Background: Disappointment over 'lack of common sense'

The European Union has been accused of meddling in the UK's insurance industry, following yesterday's European Court of Justice ruling that companies would no longer be allowed to offer lower insurance premiums based on a customer's gender.

The sector in the UK is more heavily-based on customer profiling than other European countries - but the ruling, which was sparked by a campaign by Belgian consumer group Test-Achats, will mean that gender can no longer be taken into consideration.

Theresa May, the Home Secretary and minister for women and equality, expressed disappointment at the decision, which the UK cannot opt out of. She said it "goes against the grain of the common-sense approach to equality being pioneered by the UK government.

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"Nobody should be treated unfairly because of their gender, but financial services providers should be allowed to make sensible decisions based on well- defined risk factors."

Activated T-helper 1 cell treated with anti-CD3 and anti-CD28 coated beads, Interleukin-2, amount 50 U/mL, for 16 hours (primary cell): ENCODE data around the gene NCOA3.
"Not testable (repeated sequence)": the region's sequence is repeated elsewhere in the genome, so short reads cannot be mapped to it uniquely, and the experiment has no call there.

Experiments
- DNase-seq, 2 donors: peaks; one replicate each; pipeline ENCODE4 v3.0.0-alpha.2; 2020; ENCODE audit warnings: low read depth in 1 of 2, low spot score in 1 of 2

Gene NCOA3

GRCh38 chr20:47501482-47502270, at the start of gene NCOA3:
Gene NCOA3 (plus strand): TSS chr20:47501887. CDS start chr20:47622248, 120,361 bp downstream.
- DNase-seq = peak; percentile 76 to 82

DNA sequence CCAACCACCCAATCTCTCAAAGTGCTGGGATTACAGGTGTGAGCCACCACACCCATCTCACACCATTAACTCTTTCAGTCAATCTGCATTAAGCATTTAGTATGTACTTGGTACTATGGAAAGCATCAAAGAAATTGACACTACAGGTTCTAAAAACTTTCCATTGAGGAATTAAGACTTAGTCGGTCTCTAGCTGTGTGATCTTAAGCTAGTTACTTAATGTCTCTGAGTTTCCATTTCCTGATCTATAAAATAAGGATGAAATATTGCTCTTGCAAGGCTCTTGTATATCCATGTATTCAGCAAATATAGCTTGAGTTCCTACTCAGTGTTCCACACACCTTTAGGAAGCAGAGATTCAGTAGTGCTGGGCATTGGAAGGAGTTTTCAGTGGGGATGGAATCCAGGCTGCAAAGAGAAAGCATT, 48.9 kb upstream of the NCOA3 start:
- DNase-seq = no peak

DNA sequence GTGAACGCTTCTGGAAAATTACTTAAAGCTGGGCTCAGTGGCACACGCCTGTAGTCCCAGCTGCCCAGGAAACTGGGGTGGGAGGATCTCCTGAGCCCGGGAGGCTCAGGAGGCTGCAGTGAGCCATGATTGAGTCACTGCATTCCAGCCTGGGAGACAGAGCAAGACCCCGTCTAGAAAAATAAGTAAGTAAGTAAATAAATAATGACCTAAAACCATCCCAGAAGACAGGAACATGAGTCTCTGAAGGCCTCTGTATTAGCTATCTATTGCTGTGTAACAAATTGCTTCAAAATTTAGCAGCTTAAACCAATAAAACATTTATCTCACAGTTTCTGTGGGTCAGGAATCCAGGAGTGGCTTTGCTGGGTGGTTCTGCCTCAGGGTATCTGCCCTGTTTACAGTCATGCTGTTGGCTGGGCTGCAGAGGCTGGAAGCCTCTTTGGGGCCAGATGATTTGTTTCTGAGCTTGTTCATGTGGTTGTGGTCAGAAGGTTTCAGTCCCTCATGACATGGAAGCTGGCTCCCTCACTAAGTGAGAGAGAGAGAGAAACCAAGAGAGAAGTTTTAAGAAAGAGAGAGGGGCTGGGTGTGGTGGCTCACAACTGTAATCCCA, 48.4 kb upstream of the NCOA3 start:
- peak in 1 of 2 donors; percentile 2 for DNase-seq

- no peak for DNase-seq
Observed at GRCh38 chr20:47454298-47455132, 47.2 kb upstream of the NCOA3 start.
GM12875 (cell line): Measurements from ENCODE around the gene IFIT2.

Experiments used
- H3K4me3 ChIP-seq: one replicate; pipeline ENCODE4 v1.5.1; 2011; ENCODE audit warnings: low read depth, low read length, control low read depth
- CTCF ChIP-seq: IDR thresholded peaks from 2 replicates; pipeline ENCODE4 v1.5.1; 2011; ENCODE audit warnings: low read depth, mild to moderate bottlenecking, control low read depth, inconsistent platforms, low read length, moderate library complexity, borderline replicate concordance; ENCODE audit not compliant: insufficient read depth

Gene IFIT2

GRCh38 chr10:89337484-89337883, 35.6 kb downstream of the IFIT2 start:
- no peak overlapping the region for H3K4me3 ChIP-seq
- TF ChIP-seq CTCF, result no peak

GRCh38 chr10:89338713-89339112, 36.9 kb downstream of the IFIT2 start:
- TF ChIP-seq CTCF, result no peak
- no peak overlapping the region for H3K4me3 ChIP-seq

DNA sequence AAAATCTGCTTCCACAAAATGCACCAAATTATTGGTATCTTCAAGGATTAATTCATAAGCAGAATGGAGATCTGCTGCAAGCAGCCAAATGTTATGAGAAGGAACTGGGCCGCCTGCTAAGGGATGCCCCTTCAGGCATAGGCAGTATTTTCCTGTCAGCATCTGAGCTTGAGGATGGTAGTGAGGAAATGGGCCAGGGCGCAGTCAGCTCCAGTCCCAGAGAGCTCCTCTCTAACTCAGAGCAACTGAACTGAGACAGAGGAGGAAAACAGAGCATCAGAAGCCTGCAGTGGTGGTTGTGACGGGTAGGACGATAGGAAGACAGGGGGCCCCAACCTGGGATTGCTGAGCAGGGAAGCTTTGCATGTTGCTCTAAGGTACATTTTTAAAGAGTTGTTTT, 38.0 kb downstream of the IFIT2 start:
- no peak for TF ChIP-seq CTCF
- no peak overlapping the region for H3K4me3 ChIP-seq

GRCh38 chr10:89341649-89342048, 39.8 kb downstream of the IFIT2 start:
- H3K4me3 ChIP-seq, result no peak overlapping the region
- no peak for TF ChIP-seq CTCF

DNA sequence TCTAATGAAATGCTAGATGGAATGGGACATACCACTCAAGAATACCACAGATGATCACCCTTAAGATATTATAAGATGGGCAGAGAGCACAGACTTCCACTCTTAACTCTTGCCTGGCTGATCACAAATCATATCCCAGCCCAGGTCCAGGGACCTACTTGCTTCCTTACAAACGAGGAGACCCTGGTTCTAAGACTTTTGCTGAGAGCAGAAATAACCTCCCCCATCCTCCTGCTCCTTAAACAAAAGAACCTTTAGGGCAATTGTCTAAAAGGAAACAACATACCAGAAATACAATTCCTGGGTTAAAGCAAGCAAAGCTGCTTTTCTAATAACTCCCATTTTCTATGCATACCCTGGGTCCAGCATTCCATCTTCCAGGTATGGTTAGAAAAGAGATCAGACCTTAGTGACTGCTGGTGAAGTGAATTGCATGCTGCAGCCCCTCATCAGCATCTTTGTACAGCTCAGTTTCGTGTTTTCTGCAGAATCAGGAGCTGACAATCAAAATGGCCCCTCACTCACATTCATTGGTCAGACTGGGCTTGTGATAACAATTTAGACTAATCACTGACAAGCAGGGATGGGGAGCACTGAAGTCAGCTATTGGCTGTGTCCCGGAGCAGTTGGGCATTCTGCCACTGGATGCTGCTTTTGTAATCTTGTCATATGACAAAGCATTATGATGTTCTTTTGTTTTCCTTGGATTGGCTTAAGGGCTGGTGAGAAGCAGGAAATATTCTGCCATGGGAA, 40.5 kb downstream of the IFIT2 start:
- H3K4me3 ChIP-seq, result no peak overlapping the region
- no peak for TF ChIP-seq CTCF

AA spokesman Ian Crowder said the decision should be made on a country by country basis. "The UK's insurance industry is the most sophisticated in the world," he said.

"Companies have tonnes of data, which allows them to assess the risk profile for a 22-year-old woman driving a Peugeot 106, living in Edinburgh and working as a midwife.

"We think this is a very unfair decision by the EU and there is now no recourse for appeal - the only way things would change is if Britain was no longer part of the EU."

It is understood the changes will affect insurers in France and Spain as they also use age as part of their risk-profiling.

Dr Ros Altman, the director-general of Saga, added: "The European Court has dealt a further future blow to Britain's already struggling pensioners. In defiance of common sense and logic, insurers will be barred from pricing their products on the basis of risk."

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